About the Project
The 3D Heart Project is a scientific and clinical research project that uses advanced immersive imaging technologies such as virtual reality and augmented reality to assist in the visualisation, measurement and interpretation of medical images of the heart.
The aims of the Project are three-fold:
1. Help patients and their relatives to gain a better understanding of their condition.
2. Improve planning of cardiac surgical procedures in patients.
3. Train healthcare professionals in different types of heart defects.
Many patients affected with structural heart disease have a poor understanding of their heart condition. In addition, healthcare professionals have difficulty planning complex heart surgeries or understanding different types of heart defects. We aim at solving these issues with our new and enhanced imaging technique. Accurate understanding of a heart abnormality is essential for effective surgery and catheter intervention.
We offer a software that is able to project standard medical images of the heart of a patient, for example 3D echocardiography images, into a virtual reality or augmented reality environment. The result is an immersive beating 3D projection of the heart which can be visualised from all sides and angles, and easily manipulated intuitively through gesture control. We are developing the relevant tools for manipulating and sharing images. Our technology will ultimately improve visualisation of complex heart structures.
Virtual reality is a set of images and sounds, produced by a computer, that seem to represent a place or a situation that a person can take part in.
Augmented reality is an interactive experience of a real-world environment where the objects that reside in the real-world are "augmented" by computer-generated perceptual information.
Our system is able to project standard medical images of the heart of a patient, for example 3D echocardiography images, into a virtual reality or augmented reality environment. We are currently planning extension of this work to include all imaging modalities: ultrasound, magnetic resonance imaging, and computed tomography.
Congenital heart disease is the most common group of malformations in newborn babies. One in every 250 newborn babies will have to undergo cardiac surgery or catheter intervention. Patients have their own particular variation of their heart condition, so careful individualised imaging is essential to plan cardiac surgery and other interventions.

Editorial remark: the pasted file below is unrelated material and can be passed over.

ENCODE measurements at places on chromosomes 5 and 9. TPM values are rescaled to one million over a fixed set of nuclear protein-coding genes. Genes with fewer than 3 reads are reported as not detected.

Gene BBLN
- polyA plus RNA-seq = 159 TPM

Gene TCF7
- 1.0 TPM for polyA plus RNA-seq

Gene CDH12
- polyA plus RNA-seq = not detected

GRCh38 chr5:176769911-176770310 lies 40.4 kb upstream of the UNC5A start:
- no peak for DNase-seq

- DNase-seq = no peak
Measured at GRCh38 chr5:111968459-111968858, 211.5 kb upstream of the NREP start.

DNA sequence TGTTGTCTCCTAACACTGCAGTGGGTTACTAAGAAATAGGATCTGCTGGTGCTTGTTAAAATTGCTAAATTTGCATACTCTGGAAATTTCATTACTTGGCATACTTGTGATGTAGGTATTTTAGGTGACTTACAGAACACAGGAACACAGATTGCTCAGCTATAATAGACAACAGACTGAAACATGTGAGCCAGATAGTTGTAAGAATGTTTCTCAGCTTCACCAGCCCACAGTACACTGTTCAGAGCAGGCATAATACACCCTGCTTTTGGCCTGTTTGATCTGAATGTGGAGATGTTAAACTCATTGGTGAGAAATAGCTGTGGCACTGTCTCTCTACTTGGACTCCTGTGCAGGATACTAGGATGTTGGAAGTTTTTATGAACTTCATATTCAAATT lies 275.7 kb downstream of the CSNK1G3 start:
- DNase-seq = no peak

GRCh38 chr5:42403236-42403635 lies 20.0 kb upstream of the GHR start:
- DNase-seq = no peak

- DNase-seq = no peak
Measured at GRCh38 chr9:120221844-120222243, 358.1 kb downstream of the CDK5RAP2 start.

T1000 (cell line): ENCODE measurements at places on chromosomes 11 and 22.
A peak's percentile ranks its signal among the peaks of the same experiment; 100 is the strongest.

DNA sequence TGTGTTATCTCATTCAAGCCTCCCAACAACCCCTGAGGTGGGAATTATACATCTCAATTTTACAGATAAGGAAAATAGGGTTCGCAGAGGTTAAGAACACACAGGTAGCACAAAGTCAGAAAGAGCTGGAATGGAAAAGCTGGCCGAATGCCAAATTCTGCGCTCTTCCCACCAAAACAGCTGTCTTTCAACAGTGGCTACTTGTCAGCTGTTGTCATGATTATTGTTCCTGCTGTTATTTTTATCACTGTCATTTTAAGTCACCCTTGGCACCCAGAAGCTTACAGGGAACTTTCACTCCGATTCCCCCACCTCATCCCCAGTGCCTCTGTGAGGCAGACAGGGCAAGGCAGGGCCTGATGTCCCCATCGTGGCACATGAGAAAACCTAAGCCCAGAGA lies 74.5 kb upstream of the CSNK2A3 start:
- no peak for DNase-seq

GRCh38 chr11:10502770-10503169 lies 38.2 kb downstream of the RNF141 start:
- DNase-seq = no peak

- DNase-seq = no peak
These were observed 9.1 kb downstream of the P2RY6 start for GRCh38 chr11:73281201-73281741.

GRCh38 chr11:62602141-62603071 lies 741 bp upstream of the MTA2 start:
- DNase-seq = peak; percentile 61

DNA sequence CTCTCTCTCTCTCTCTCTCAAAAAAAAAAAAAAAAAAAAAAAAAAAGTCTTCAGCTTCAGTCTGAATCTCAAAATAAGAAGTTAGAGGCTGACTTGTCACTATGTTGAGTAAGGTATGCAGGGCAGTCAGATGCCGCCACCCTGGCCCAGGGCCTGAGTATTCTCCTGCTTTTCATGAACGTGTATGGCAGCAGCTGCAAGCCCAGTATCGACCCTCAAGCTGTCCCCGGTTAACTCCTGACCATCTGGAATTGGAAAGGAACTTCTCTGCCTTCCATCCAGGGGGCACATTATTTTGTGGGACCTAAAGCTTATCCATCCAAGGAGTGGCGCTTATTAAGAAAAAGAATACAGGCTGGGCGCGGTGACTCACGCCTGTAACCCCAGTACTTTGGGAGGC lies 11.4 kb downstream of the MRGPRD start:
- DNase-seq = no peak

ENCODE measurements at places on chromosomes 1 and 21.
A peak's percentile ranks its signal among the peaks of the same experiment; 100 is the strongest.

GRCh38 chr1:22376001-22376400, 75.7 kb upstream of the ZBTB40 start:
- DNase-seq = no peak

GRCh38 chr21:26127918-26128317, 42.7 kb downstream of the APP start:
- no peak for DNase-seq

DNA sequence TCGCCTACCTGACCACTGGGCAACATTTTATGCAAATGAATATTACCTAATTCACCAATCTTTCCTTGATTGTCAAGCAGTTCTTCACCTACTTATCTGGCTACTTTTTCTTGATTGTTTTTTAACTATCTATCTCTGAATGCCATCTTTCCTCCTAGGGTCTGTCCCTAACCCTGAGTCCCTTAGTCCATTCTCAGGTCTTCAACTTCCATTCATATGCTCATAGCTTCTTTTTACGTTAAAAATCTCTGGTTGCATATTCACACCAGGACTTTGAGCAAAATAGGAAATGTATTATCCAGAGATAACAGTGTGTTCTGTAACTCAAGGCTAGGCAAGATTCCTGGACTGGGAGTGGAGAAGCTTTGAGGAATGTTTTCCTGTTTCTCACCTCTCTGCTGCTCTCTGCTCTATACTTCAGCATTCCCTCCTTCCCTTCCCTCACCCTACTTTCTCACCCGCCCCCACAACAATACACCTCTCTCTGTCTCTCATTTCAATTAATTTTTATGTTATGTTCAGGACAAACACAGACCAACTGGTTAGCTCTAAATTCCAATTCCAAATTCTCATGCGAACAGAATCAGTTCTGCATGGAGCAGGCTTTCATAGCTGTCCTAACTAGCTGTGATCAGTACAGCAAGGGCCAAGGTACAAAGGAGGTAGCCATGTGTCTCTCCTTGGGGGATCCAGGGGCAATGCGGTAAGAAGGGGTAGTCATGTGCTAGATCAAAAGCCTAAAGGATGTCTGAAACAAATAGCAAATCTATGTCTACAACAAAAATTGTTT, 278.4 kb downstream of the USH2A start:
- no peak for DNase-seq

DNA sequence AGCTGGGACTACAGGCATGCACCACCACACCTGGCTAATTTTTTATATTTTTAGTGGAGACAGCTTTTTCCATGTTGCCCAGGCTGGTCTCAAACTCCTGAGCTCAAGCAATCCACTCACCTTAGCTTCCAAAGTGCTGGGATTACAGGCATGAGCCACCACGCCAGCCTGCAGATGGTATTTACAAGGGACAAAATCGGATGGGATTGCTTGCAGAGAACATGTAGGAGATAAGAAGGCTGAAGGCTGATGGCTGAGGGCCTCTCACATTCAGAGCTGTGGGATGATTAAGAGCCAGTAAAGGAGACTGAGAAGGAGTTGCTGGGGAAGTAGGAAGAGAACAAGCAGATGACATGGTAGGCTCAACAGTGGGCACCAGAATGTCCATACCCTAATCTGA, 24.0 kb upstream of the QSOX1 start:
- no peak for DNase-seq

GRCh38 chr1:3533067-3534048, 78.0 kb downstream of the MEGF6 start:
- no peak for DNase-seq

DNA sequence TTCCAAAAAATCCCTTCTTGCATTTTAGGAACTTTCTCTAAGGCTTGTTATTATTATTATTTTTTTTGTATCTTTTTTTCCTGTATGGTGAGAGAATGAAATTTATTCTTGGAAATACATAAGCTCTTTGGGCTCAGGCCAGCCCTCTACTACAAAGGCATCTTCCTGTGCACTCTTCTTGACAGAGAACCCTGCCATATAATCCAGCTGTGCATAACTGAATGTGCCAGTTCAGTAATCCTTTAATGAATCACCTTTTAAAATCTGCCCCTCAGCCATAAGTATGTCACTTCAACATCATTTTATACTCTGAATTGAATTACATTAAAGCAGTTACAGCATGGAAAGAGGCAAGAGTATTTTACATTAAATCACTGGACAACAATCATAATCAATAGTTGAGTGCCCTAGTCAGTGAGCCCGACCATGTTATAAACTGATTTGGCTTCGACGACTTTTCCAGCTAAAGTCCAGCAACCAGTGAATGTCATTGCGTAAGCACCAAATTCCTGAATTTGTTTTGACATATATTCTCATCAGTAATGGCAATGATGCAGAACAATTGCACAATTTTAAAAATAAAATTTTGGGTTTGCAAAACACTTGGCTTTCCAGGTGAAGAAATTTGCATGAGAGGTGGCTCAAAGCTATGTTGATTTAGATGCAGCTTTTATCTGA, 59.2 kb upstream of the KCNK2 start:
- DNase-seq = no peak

Team & Collaborators
The Team is composed of 2 word-class surgeons in paediatric cardiology based at Evelina London Children’s Hospital (part of Guy’s and St Thomas’ NHS Foundation Trust), and 5 biomedical researchers and engineers based at King’s College London School of Biomedical Engineering & Imaging Sciences with unique expertise in computational medical imaging and software development. The Team is supported by a dedicated Project Manager and a Steering Group which includes independent scientists, clinicians and members of the patient community. More recently, we engaged our In-House Designer in the Project. You can find information about the team members on the 'Meet the Team' page of this website.
The 3D Heart Project is a close collaboration between Guy’s and St Thomas’ NHS Foundation Trust and King’s College London. Both organisations are based in London, United Kingdom, and share 2 campus sites located in the Waterloo and London Bridge areas.
We collaborate with the Evelina Children’s Heart Organisation (ECHO): www.echo-uk.org. ECHO provides support for children and young people with heart conditions, and their families.
In addition, our NIHR-funded Cardiovascular MedTech and In vitro diagnostics Co-operative (https://cardiovascularmic.nihr.ac.uk), in close partnership with ECHO, have gathered a Paediatric Heart Disease Patient and Public Involvement Group. The Group consists of adolescent heart disease patients, parents and carers of children with heart conditions and is set up to guide clinical research, make it more effective, efficient, accessible and patient focussed.
Yes, we have recently applied for funding by the National Institute for Health Research (NIHR), Invention for Innovation programme. We are engaging with industrial partners, who have kindly supported our grant applications. In addition, we seek investment for the creation of a spin-out company. Please contact Dr Marusela Oliveras for further details. You can find contact details on the "Contact Us" page of this website.